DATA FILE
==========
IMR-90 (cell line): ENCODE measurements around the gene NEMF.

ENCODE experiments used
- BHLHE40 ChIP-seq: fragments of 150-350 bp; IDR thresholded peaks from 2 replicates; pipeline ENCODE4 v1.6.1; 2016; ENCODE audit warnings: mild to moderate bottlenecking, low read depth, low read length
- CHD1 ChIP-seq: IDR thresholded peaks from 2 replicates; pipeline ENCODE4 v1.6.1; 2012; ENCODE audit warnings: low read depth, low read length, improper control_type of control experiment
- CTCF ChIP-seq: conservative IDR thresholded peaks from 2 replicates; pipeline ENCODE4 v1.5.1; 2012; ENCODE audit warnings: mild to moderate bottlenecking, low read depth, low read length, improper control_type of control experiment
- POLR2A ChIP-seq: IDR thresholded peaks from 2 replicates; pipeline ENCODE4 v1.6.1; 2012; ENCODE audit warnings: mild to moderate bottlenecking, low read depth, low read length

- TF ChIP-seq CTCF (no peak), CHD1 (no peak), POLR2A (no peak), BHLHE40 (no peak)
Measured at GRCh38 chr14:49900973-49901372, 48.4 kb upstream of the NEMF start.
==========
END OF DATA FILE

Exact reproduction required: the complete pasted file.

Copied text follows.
IMR-90 (cell line): ENCODE measurements around the gene NEMF.

ENCODE experiments used
- BHLHE40 ChIP-seq: fragments of 150-350 bp; IDR thresholded peaks from 2 replicates; pipeline ENCODE4 v1.6.1; 2016; ENCODE audit warnings: mild to moderate bottlenecking, low read depth, low read length
- CHD1 ChIP-seq: IDR thresholded peaks from 2 replicates; pipeline ENCODE4 v1.6.1; 2012; ENCODE audit warnings: low read depth, low read length, improper control_type of control experiment
- CTCF ChIP-seq: conservative IDR thresholded peaks from 2 replicates; pipeline ENCODE4 v1.5.1; 2012; ENCODE audit warnings: mild to moderate bottlenecking, low read depth, low read length, improper control_type of control experiment
- POLR2A ChIP-seq: IDR thresholded peaks from 2 replicates; pipeline ENCODE4 v1.6.1; 2012; ENCODE audit warnings: mild to moderate bottlenecking, low read depth, low read length

- TF ChIP-seq CTCF (no peak), CHD1 (no peak), POLR2A (no peak), BHLHE40 (no peak)
Measured at GRCh38 chr14:49900973-49901372, 48.4 kb upstream of the NEMF start.